Archaeology: This department is responsible for keeping the national file of traditional and archaeological finds, arranging displays on prehistory and carrying out research into the prehistory of Papua New Guinea.

Art & Design: The design staff are responsible for the art and layout work necessary for producing displays and publications.

Conservation: This department is responsible for the general care, preservation and restoration of the artifacts in the national collection, as well as supervision of their storage and display.

Education: School visits to the National Musuem, educational publications and the screening of films in our theatrette for students and the general public are organised by the Education Department.

Ethnology: The curating of the natioanl collection is their responsibility. Fieldwork is undertaken with the aim of adding documented artifacts to the collection and providing source materials for exhibition and publications. The staff of this department are also charged with the implementation of the National Cultural Property (Preservation) Act. This entails the issuing of export permits, keeping a register of Natioanl Cultural Property and making investigations of possible beaches of the Act.

Library: The National Musuem Library is a staff resoure centre

Marine Biology: The staff of this department collect and identify seashells of Papua New Guinea. Sealife of the local mangrove forests is being collected for display and study.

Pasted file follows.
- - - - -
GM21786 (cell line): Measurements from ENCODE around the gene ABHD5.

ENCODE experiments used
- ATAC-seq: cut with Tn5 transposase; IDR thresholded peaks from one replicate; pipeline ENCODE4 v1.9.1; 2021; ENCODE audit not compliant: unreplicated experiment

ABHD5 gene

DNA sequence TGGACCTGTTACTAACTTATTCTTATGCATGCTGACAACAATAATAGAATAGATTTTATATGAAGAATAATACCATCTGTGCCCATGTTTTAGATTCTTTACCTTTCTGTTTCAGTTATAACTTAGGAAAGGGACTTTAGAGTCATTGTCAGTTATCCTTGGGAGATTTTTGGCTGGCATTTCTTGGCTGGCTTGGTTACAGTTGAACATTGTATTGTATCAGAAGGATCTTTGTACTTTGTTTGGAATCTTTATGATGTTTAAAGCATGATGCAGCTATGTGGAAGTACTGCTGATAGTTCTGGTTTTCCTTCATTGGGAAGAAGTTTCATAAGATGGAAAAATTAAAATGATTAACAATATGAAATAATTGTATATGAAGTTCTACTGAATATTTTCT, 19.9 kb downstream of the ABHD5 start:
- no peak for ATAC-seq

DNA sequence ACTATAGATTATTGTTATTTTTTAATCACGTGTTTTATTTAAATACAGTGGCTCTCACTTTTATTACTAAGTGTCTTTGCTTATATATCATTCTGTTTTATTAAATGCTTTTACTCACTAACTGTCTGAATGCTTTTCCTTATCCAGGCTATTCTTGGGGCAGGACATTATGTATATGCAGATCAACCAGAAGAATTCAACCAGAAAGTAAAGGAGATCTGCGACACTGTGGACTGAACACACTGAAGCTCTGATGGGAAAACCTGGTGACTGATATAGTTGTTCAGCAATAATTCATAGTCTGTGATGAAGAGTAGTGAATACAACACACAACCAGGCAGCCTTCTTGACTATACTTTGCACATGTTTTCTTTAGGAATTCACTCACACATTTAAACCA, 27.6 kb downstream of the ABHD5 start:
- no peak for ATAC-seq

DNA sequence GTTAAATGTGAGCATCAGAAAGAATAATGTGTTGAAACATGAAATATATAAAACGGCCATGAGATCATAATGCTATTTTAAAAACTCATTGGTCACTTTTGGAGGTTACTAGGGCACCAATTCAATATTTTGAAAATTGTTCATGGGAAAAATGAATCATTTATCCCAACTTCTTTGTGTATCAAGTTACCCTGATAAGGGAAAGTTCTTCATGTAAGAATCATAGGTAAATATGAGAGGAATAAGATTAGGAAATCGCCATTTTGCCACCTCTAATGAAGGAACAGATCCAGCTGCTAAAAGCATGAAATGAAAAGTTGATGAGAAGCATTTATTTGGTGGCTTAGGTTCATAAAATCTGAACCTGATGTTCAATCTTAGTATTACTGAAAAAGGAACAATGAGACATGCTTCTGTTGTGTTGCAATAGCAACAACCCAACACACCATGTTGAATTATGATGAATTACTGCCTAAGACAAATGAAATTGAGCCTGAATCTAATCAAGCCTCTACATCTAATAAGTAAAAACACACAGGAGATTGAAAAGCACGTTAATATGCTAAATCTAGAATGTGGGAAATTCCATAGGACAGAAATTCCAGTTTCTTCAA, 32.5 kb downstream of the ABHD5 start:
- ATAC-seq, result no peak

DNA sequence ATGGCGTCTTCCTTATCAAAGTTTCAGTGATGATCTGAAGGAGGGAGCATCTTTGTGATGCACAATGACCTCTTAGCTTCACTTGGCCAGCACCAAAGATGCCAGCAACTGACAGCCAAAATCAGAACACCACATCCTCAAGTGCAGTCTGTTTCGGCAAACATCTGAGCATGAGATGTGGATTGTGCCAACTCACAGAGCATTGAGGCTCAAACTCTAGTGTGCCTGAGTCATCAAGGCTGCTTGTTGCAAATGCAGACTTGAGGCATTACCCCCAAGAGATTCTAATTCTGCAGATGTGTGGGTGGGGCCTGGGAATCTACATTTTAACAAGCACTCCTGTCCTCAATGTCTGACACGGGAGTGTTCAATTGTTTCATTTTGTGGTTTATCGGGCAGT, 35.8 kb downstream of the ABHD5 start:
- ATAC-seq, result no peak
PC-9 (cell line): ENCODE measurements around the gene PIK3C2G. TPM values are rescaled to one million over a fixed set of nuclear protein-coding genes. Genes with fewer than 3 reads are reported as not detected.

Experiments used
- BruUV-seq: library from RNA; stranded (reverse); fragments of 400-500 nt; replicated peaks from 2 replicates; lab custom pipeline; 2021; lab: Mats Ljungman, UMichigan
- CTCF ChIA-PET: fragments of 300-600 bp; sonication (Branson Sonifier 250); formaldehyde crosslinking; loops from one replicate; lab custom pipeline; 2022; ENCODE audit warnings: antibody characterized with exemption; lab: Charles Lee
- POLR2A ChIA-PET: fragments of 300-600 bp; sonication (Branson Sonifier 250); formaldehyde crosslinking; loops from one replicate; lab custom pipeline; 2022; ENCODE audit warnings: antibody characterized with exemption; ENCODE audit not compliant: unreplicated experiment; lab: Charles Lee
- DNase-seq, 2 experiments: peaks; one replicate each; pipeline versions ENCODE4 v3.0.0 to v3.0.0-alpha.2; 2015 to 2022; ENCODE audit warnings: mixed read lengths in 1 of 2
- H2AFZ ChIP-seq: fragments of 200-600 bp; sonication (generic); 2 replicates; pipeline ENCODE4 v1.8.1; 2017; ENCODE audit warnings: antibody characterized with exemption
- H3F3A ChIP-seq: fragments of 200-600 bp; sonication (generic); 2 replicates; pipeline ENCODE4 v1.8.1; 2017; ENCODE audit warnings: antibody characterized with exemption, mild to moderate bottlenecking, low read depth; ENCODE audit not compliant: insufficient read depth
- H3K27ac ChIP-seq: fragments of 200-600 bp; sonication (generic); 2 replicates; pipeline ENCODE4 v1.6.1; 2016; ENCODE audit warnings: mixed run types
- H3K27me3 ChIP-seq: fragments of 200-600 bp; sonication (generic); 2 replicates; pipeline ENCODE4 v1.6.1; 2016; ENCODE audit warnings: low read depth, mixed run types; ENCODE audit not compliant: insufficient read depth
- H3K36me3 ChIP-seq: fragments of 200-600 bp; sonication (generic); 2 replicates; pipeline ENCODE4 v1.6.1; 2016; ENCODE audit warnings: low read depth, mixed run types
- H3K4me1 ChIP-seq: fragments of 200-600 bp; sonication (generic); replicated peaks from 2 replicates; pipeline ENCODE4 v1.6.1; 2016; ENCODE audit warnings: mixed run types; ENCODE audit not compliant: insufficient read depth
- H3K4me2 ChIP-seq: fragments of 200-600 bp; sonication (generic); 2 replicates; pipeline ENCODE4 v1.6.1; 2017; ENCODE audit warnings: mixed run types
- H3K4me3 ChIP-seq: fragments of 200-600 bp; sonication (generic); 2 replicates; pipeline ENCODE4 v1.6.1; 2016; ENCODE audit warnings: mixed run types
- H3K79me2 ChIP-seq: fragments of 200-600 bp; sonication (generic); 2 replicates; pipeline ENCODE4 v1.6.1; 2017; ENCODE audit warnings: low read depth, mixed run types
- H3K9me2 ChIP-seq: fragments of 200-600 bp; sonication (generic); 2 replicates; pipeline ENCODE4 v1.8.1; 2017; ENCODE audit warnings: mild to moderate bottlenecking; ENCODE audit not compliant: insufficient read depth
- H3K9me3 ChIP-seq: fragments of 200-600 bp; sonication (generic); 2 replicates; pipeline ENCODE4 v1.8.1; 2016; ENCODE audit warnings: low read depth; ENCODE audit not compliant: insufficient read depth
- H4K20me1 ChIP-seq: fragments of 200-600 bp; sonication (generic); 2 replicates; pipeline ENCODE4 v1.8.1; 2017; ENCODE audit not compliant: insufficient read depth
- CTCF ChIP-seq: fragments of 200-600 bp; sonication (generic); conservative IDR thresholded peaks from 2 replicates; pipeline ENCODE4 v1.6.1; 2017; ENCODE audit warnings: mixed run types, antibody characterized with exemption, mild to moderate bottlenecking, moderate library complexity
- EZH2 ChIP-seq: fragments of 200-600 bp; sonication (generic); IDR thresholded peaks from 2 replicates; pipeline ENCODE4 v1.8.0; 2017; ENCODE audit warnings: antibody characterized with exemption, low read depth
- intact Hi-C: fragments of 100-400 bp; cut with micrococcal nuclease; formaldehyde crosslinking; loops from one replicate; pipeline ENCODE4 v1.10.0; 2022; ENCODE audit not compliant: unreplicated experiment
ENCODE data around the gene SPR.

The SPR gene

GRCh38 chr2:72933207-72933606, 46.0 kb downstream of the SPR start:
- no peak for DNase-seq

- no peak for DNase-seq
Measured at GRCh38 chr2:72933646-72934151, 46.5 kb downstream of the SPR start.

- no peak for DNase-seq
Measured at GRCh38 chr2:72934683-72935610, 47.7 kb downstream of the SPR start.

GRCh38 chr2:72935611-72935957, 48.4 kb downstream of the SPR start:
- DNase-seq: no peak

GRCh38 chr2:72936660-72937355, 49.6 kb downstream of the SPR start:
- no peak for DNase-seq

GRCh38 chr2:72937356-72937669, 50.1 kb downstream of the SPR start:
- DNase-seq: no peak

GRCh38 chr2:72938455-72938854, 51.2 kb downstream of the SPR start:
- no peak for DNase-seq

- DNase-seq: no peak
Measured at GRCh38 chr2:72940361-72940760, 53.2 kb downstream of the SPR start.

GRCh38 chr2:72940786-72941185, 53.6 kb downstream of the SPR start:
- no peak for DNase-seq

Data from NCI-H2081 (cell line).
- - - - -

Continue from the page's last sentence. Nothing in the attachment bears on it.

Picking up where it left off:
Administration: This section is responsible for the financial management of the National Musuem as well as the grounds, maintenance and security services.

Contemporary History: This is the centre for the restoration and display of many items from PNG’s recent past, especially World War II relics.

J.K. McCarthy Museum: Four wings with interconnecting galleries display PNG artifacts. These are mainly from the Highlands region. Historiacl Highlands photographs are displayed in the Leahy Wing.

Click on the Image to See Larger Version
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6 thoughts on “The First 25 Years of PNG’s National Museum & Art Gallery

  1. I’ve always been interested in the History of PNG and how the new generation of Papua New Guineans are linked to their ancestors who were a great part of building this great nation…Eg..Charles Lepani, PNG’s High Commissioner to Australia the son of Lepani Watson…

    The National Museum & Art Gallery is a priceless asset…..

    Keep up the good work Masalai !!!!

  2. Manu,

    Brilliant write up. The chronology is most interesting especially when we think about what has happened since 1979 (32 years) – how far have we gone/come with this institution. Thank you for writing this.

    Best,
    Mari

  3. Great to see this information on-line. Brings back many great memories of working together to research and install the Land and Life exhibit 1978-1980. All the best to everyone who was there during those exciting snd challenging years!

    Al Colodey
    Vancouver BC

    Instagram: alaninbc
    LinkedIn